When Not to Reorganize
When statistics show some disorganization, is it time to automatically trigger reorganization? What if the application processing is actually maintaining peak performance? If space allocation is adequate, reorganization of a well-performing object is a waste of time and resources.
Asynchronous I/O vs. Synchronous I/O
DB2 prefetches pages into the buffer pool. As soon as DB2 recognizes the least bit of sequential access, it begins to fetch pages from disk so they’ll be in buffer pools before your application needs them—to dramatically reduce I/O wait times and improve application performance. This is known as asynchronous I/O because it happens in parallel with (indeed, ahead of) application processing and is especially effective for workloads that scan lots of data. Asynchronous I/O is sensitive to data being organized and kept in cluster sequence. Maintaining current statistics and triggering reorganization based on threshold exceptions supports this scan-oriented workload well.
When an application does a more discrete or random access, it will probably be serviced by synchronous I/O, which occurs when an application demands a specific row. Synchronous I/O is more tolerant of data disorganization— it will probe an index, obtain the information to directly access the data, then retrieve it (assuming the data isn’t already in the buffer pool).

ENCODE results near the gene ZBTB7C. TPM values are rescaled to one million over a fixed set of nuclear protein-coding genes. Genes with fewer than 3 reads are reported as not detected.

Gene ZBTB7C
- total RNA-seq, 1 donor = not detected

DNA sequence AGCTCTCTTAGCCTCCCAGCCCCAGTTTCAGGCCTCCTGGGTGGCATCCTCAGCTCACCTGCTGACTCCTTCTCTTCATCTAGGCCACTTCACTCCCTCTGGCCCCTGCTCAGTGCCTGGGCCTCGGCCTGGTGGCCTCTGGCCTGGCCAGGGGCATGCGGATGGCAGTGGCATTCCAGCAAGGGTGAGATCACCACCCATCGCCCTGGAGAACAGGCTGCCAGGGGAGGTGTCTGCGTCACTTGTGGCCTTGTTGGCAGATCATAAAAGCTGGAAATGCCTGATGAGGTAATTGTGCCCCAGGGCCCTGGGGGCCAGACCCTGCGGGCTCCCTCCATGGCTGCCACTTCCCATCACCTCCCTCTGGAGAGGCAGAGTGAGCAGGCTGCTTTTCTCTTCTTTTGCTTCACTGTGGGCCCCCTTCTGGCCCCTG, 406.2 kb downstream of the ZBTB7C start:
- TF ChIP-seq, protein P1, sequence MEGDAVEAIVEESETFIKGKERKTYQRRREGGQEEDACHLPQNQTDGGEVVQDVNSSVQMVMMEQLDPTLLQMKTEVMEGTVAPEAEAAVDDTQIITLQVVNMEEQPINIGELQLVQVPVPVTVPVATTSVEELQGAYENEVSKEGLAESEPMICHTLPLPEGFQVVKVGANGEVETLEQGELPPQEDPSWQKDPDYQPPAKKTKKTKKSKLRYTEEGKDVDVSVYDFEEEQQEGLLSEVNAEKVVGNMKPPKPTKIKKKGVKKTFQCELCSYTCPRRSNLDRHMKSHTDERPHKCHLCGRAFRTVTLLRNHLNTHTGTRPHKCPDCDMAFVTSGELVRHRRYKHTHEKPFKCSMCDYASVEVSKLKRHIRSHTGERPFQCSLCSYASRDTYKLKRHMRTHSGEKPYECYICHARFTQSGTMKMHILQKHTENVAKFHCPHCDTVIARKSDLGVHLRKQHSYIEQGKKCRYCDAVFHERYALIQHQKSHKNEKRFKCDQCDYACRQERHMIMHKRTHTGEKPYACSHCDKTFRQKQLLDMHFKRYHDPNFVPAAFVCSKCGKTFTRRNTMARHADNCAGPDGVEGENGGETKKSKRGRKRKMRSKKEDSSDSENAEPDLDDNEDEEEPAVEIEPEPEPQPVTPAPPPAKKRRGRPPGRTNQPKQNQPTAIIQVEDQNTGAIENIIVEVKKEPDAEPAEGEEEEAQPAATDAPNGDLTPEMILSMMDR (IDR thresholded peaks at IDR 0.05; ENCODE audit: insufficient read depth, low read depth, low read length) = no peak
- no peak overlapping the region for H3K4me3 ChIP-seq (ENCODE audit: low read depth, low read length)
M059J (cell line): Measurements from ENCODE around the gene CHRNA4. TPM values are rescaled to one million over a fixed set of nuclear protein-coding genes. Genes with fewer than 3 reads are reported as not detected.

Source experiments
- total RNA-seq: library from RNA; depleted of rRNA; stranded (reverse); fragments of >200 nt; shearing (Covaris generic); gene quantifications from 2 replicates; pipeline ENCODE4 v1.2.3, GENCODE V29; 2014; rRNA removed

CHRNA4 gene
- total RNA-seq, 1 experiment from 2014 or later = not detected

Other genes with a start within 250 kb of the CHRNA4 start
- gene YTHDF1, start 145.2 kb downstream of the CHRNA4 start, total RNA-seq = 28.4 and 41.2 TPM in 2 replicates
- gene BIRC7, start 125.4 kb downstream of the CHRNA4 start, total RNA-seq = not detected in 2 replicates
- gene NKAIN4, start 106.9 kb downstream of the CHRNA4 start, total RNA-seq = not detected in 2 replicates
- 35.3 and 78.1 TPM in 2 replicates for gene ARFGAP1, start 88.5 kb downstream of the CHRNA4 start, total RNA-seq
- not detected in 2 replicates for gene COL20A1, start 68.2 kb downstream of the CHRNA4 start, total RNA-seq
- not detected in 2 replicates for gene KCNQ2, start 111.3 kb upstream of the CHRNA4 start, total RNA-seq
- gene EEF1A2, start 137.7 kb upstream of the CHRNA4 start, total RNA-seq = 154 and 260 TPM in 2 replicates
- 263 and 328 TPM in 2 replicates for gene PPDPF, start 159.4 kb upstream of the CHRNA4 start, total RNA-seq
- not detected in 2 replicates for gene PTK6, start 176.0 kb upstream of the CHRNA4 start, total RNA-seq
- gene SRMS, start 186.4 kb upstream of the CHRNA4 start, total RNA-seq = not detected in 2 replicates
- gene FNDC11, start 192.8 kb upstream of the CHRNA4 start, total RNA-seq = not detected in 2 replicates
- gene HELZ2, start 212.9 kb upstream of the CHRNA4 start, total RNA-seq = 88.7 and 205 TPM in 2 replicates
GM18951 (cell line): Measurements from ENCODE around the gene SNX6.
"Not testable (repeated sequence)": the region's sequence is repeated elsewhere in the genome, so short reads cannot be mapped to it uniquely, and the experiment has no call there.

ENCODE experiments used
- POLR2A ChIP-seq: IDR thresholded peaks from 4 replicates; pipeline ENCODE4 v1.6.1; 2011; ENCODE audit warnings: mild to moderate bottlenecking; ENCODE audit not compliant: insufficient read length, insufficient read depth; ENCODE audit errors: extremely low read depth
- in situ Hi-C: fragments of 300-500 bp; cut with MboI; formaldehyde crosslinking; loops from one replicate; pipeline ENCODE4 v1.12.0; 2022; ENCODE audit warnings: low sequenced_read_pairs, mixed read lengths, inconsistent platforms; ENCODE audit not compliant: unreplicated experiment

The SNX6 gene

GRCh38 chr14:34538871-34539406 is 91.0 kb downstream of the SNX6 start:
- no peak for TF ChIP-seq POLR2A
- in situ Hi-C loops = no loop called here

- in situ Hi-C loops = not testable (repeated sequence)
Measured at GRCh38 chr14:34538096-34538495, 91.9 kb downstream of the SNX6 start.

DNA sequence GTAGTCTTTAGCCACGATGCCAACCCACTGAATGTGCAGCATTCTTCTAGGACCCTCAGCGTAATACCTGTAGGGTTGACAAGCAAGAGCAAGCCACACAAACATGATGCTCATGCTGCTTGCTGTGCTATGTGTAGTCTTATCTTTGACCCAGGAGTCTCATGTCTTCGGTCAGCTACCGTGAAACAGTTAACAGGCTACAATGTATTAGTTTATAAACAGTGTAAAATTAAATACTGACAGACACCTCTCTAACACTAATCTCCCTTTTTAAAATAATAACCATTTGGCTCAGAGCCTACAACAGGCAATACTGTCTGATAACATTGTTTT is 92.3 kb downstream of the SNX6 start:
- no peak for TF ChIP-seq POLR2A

DB2 can use PREFETCH differently, depending on the situation:
• With viable indexes, the DB2 Optimizer will try to use PREFETCH to asynchronously read in the data pages.
• If it can determine that sequential processing is reasonable when the access path is determined, DB2 will call for SEQUENTIAL PREFETCH.
• If it identifies the need for many specific records that aren’t sequentially located, DB2 may call for Row ID (RID)-based LIST PREFETCH.
• Even if the access path calls for random access (which involves synchronous I/O), run-time monitoring may invoke DYNAMIC PREFETCH if the pages requested appear to be even loosely sequential.